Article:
Everything should go according to plan on Saturday during the UFC 157 main event.
Ronda Rousey will storm out of the gate, eat a few punches in the clinch, then seal her seventh win with a trademark armbar submission in the first round, cementing the future of women's mixed martial arts on the sport's biggest stage.
That is, unless challenger Liz Carmouche actually beats her.
And while that would mark one of the biggest upsets in MMA history, it could also ruin everything that women's MMA has worked so hard to achieve.
UFC president Dana White has made it no secret that his interest in female fighters goes only as far as his own Rousey fandom, telling anyone who asks that she's "the only reason" women are even in the promotion (via MMA Fighting):
I don't know how long this is going to last. This could last a year. This could be forever. The 135-pound division could fill up with tons of talent, and we could have tons of great fights. I can't honestly sit here and predict what's going to happen, but don't kid yourself, this is absolutely the only reason this is happening is because of Ronda Rousey.
To date, that's practically the most commitment that White has verbally shown to the few female UFC fighters signed so far.
But is it just lip service?
Can Uncle Dana really be trusted to keep his word when he says that the women's division will continue on despite Rousey, taking their place on future pay-per-views and TV cards right alongside the men?
At the very least, he made it sound possible during the UFC 157 pre-fight press conference:
We put fights on free TV and fights on pay-per-view. These women are talented. They belong here and they're gonna come in and fight on a card whether it's pay-per-view, free TV, undercard or anything and they'll prove it. We know what we're doing. They've been training their whole lives. They're the best in the world.
And while that all sounds good on-camera, there's no telling if White be singing the same tune should Rousey suffer a violent, one-sided beating or a tedious decision loss.
Granted, hardly anyone in the media has had the guts to directly pressure the UFC president on whether the women's division will die if Rousey loses to Carmouche—but very similar circumstances like this have been seen before.
Just look at what happened to former Strikeforce superstar Gina Carano in the aftermath of her August 2009 bout against Brazilian beast Cristiane "Cyborg" Santos.
One brutal round of vicious punishment erased Carano's 7-0 undefeated streak, her fighting career, and temporarily, the future of women's MMA.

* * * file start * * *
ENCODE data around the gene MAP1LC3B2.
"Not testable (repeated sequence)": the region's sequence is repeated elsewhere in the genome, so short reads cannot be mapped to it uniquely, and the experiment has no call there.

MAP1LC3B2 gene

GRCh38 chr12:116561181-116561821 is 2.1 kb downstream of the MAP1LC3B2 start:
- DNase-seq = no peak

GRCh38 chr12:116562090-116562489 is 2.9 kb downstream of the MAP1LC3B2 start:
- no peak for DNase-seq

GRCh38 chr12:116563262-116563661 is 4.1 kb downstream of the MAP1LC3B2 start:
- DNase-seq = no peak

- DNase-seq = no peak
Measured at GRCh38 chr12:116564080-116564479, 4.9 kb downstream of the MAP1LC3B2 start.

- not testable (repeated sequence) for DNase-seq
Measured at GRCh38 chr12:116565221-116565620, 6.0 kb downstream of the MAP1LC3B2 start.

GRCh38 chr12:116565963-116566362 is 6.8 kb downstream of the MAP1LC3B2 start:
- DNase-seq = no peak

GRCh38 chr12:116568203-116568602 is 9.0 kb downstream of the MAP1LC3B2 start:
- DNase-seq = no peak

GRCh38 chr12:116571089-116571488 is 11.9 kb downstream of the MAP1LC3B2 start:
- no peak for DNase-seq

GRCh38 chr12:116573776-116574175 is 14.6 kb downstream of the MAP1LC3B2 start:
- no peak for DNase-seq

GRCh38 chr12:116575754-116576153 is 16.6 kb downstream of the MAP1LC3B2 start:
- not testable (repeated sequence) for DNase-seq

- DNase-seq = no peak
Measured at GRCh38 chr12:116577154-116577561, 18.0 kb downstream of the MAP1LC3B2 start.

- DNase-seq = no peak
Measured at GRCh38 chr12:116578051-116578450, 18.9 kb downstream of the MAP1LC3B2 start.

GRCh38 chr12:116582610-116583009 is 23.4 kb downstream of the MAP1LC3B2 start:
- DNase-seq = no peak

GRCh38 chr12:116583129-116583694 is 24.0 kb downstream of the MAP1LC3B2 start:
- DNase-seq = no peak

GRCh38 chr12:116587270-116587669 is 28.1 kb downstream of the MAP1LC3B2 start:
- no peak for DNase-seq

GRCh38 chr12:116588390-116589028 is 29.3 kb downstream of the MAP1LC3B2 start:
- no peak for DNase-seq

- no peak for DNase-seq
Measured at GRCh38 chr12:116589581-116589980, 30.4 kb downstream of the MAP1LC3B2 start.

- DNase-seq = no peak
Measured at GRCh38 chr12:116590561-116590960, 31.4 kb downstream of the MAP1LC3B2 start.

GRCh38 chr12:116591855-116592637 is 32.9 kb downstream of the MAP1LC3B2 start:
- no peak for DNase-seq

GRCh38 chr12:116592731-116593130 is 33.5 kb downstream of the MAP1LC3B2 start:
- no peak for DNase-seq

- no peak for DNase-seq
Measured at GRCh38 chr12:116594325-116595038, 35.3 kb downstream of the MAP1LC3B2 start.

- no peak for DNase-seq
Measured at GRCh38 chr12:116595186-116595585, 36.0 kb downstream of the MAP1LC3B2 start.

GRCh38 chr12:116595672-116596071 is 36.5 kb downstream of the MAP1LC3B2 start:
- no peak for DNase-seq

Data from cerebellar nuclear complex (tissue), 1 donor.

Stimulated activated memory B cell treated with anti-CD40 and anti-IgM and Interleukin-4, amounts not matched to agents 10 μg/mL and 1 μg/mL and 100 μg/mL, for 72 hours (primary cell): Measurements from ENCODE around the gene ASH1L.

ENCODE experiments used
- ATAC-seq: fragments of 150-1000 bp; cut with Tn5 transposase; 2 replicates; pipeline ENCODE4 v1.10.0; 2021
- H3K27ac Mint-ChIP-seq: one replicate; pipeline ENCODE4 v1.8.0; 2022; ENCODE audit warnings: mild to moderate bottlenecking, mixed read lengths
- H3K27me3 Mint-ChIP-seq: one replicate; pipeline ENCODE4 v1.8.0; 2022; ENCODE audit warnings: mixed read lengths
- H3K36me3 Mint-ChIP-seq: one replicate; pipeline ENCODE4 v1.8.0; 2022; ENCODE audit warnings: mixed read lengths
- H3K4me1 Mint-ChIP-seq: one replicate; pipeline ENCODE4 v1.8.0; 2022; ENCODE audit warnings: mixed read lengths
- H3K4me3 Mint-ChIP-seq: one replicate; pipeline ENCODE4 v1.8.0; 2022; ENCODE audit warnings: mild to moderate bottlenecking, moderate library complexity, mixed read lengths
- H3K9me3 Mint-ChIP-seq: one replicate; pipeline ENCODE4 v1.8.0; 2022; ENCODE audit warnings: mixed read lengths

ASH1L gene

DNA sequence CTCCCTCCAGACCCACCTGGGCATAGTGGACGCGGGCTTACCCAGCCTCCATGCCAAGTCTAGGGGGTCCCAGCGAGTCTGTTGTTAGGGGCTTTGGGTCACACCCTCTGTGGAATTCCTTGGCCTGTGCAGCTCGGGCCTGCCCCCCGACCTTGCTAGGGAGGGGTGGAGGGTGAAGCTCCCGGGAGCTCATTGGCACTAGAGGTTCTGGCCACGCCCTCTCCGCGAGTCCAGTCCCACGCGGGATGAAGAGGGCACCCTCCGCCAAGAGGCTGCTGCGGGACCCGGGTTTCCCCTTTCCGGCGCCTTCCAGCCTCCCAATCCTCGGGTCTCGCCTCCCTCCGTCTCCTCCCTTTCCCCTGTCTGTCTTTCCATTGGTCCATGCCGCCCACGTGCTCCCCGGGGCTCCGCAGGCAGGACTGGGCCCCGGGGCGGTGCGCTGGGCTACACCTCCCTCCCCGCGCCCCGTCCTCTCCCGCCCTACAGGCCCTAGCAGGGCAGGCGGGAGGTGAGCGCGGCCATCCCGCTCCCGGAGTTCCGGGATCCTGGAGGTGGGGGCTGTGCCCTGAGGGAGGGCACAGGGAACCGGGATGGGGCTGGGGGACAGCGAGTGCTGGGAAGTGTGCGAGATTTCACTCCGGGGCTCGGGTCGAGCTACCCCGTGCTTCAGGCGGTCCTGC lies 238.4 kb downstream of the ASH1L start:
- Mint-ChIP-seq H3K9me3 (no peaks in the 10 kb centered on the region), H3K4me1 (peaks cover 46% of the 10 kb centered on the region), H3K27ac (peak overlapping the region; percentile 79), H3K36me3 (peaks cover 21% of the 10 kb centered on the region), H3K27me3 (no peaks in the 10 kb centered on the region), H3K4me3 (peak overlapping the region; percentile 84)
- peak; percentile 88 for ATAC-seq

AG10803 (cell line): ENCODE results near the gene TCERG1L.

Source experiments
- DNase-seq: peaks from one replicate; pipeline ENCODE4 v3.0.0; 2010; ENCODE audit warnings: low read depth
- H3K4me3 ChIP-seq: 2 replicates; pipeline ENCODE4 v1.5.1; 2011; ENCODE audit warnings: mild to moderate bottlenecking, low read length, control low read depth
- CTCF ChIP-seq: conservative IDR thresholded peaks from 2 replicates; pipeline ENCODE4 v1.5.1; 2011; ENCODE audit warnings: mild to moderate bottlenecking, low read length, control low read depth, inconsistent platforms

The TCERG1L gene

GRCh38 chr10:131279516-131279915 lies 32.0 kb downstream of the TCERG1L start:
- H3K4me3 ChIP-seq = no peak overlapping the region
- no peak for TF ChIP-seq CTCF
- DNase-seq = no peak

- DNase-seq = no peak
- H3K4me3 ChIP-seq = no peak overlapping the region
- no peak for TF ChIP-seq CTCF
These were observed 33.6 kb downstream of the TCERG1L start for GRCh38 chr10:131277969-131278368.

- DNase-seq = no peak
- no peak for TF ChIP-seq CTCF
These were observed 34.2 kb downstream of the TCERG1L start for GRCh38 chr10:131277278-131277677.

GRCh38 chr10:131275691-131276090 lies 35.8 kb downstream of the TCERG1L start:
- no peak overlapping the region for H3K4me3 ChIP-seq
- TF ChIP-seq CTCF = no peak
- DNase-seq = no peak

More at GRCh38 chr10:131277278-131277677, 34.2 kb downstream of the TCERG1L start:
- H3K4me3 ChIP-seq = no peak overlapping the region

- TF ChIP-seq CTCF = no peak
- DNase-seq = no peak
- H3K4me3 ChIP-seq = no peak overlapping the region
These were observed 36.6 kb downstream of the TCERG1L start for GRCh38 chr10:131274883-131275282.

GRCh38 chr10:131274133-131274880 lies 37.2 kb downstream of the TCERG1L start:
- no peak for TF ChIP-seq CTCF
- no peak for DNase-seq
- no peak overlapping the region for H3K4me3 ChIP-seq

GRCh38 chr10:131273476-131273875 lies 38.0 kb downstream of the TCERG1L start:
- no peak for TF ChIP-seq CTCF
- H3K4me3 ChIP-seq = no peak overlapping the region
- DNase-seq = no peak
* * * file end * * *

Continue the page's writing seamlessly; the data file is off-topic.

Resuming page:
Just like that, Carano's star dimmed, leading her to find brighter lights in Hollywood.
But where Carano's loss just pushed Strikeforce closer to death, it would be far easier for the UFC to simply drop the women's division altogether.
Each weight class needs a star. Heavyweight has Cain Velasquez. Welterweight has Georges St-Pierre and Nick Diaz. Middleweight has Anderson Silva. Light Heavyweight has Jon Jones.
And yet, famous as they are, their divisions would ultimately move on without them if they lost, retired or fell out of the spotlight.
But women's MMA might not survive in the UFC without Ronda Rousey.
That's ultimately what's at stake here.
Even with all her success, "Rowdy" could very easily suffer the same fate as Carano, especially if she's brutally beaten in the Octagon and subsequently smothered under a torrent of fan backlash from her numerous haters.
That's why Liz Carmouche, for all her ambition and luck in co-headlining this historic fight, might ultimately be better off losing.
Should "Girl-Rilla" win on Saturday, the future of the division could suddenly be in doubt. Rousey's streak would be shattered. The new face of women's MMA would be permanently bruised, forcing the UFC to shuffle the deck.
After all, parent company Zuffa wants to cut 100 more fighters.
Who's to say that the UFC's six women—four of them who haven't even fought in the Octagon yet—wouldn't be on the chopping block?
All things considered, it's a risky gamble for the challenger.
Carmouche is justified in wanting to beat Rousey, crown herself as the world's best female fighter and take home a bigger paycheck than she's ever seen in her career. But if Dana White closes the curtain on "The Ronda Rousey Show" and women's MMA, does anyone really win?